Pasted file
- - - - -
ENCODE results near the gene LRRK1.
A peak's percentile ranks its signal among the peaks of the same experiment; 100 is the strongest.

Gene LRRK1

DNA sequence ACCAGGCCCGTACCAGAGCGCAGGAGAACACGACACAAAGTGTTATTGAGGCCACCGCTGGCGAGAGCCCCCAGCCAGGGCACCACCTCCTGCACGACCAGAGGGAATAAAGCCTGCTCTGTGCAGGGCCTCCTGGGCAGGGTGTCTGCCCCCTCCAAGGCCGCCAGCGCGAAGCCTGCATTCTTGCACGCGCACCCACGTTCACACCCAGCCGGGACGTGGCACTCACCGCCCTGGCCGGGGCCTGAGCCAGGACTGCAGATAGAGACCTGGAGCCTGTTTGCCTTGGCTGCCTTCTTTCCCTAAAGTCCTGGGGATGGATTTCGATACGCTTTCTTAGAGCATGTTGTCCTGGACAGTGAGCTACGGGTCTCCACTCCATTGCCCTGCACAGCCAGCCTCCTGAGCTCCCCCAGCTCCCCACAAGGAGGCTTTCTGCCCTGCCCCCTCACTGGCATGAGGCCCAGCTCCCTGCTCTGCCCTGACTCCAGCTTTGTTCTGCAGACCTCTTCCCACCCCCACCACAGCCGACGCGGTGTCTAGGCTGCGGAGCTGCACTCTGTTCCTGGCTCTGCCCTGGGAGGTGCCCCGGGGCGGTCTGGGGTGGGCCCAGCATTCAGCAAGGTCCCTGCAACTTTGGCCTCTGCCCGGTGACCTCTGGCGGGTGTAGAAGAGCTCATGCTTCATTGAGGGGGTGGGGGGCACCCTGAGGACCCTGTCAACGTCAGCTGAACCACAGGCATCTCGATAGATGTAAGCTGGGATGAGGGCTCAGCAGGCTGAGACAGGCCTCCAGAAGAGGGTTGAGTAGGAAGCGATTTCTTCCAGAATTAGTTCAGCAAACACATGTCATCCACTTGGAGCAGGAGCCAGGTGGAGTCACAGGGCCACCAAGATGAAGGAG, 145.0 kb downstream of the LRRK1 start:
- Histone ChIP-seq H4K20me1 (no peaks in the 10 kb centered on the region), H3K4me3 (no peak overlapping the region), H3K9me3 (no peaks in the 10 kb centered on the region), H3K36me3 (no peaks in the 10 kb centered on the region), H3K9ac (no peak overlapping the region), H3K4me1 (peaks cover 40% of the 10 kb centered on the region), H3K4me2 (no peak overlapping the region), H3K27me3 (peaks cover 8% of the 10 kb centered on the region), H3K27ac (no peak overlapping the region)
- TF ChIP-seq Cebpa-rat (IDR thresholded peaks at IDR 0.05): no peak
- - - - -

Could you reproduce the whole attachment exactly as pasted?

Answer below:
ENCODE results near the gene LRRK1.
A peak's percentile ranks its signal among the peaks of the same experiment; 100 is the strongest.

Gene LRRK1

DNA sequence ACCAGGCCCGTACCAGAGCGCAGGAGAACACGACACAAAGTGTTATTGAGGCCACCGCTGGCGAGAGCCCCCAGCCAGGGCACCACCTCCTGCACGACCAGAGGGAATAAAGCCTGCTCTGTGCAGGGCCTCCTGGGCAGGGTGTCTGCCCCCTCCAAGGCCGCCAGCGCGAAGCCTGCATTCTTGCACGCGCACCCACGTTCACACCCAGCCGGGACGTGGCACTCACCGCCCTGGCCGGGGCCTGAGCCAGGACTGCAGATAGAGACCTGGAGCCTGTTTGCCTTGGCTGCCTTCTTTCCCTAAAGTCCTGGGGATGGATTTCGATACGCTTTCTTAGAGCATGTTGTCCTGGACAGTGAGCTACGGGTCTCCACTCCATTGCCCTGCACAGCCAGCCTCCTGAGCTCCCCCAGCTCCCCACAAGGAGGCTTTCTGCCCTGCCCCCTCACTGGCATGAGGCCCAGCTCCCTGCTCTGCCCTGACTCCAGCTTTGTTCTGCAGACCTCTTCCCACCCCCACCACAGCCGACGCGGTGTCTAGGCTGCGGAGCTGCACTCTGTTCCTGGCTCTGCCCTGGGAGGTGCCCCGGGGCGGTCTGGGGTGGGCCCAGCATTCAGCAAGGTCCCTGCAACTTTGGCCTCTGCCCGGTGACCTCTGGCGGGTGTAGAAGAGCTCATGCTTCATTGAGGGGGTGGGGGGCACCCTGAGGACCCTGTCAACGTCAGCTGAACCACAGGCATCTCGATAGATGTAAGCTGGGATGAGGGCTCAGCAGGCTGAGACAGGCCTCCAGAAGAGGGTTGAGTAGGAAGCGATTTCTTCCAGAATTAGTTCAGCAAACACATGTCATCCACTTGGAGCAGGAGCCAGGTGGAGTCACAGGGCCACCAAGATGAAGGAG, 145.0 kb downstream of the LRRK1 start:
- Histone ChIP-seq H4K20me1 (no peaks in the 10 kb centered on the region), H3K4me3 (no peak overlapping the region), H3K9me3 (no peaks in the 10 kb centered on the region), H3K36me3 (no peaks in the 10 kb centered on the region), H3K9ac (no peak overlapping the region), H3K4me1 (peaks cover 40% of the 10 kb centered on the region), H3K4me2 (no peak overlapping the region), H3K27me3 (peaks cover 8% of the 10 kb centered on the region), H3K27ac (no peak overlapping the region)
- TF ChIP-seq Cebpa-rat (IDR thresholded peaks at IDR 0.05): no peak